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What are the pros and cons of zero-knowledge penetration tests?

A penetration tester with no previous knowledge of the site being tested may be able to give some insight unavailable to other forms of penetration testing, but there are pros and cons. Expert Michael Cobb weighs in.

What are the pros and cons of penetration tests where the tester has zero knowledge of the website being tested? And should testers ideally have zero knowledge (to better simulate an attacker's mindset)?
Zero knowledge in the context of a penetration test on a website means that the penetration tester is told very little about the target, maybe as little as its URL, thereby simulating real-world attackers.

While it can be helpful, perhaps in the context of budgeting and office politics, to present your boss with a report that proves even someone who has no inside knowledge of the new website can hack into it, I have several reservations about the zero-knowledge approach. We know that a certain percentage of attacks are going to come from inside the network perimeter, or from the outside with insider help. If you want to know how secure your site is across all real-world scenarios, zero knowledge is not necessarily the best starting point.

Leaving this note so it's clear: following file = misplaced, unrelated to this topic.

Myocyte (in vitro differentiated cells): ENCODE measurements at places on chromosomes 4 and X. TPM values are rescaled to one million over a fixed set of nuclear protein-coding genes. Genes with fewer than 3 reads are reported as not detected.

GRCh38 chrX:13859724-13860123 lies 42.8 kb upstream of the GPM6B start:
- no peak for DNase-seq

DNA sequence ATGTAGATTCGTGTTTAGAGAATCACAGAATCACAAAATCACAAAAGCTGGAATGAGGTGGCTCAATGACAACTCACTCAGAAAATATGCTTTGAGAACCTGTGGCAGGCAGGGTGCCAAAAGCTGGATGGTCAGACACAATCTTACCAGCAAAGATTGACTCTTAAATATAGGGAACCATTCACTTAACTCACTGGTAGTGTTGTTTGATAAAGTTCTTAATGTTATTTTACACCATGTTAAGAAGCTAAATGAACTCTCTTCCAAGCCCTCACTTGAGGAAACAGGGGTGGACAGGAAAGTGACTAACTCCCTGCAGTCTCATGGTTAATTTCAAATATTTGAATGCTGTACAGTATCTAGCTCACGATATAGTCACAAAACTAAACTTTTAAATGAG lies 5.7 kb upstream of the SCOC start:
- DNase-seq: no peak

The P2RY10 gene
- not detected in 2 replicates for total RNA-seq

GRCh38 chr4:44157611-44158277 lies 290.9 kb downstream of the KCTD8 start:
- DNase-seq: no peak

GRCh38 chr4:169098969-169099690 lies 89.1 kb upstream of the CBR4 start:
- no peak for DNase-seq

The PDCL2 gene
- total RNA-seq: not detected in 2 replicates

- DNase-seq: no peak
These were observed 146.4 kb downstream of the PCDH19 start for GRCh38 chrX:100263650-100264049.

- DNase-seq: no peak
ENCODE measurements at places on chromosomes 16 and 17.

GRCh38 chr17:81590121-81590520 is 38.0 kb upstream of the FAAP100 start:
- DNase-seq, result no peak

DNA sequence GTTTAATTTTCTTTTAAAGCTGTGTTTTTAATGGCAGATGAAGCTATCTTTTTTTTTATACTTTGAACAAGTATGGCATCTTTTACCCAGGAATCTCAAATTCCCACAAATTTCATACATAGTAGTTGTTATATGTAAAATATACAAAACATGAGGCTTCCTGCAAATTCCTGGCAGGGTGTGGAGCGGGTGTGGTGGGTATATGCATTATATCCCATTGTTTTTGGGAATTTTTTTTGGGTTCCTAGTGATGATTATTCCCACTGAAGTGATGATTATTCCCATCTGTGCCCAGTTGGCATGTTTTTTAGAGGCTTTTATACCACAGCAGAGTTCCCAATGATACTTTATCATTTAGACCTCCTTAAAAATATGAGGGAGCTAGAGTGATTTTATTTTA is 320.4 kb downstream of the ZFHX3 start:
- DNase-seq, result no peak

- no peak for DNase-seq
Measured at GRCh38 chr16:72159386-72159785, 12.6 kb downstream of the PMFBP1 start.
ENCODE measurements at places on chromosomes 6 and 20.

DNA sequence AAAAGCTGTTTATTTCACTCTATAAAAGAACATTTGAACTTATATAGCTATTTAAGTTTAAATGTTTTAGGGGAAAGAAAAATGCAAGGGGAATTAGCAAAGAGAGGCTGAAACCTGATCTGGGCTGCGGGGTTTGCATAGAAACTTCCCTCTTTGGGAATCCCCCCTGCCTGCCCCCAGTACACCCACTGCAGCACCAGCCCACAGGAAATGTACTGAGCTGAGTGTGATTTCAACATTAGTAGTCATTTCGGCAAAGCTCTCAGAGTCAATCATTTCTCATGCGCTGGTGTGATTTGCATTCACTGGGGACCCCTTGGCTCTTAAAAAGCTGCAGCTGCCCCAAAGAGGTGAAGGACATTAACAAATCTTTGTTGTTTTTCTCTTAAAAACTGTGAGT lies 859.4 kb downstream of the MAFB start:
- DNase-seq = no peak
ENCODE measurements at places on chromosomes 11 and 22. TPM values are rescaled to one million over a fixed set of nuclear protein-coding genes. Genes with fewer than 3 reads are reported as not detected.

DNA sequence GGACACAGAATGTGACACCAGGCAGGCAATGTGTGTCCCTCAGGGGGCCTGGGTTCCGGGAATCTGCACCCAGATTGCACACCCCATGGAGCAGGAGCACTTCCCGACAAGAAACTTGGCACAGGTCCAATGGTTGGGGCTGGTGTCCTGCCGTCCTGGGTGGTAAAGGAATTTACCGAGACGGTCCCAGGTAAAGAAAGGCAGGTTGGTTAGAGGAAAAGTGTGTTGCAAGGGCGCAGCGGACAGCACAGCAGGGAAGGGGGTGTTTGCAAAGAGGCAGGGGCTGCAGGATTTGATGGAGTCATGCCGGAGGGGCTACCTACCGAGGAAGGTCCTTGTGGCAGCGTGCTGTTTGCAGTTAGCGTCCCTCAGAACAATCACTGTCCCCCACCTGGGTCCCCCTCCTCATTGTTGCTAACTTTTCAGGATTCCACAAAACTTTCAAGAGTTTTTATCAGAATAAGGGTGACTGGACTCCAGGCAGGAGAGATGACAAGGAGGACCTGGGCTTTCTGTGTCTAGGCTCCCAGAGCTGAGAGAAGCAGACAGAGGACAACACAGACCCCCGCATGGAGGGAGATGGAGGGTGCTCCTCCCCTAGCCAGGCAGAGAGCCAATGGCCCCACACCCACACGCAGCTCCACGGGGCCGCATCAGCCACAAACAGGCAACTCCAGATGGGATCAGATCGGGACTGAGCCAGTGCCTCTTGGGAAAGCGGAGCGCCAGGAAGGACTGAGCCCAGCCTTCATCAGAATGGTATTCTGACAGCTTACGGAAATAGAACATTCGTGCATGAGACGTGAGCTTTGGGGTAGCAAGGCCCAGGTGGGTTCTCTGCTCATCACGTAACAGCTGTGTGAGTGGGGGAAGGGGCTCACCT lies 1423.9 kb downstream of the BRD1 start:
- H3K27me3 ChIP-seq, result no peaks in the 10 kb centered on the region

A zero-knowledge approach also has the potential drawback of being slower to return results. If you describe some of the basics of your system to the tester beforehand, it can save time, and time is often tight when a new product is being rolled out. One important variable here is the status of the target: is it in production or in development? When testing a production system, you may want testers to let you know about a gaping hole as soon as it is discovered, rather than waiting until the final report. Provided the contract with the tester is appropriately worded, you may be able to patch the hole and get the patch tested. Indeed, some would argue that treating a pen-test as an iterative improvement in security is better bang for the buck.

Finally, whether you choose to proceed from a zero-knowledge starting point, remember that you can't truly replicate the real world without breaking the law. You must assume your attackers are prepared to commit illegal acts to achieve their ends, but few organizations are in a position to give their pen-testers a get-out-of-jail-free card. So, you will want your pen-tester to be able to think like a criminal hacker and document for you those methods of penetrating the system that rely on illegal acts.

The bottom line is that the real world and a pen-test are two different things, and your security money may be best spent having seasoned security experts explore the potential vulnerabilities of your product while armed with plenty of knowledge about it, rather than setting up unrealistic testing scenarios.

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This was last published in May 2008

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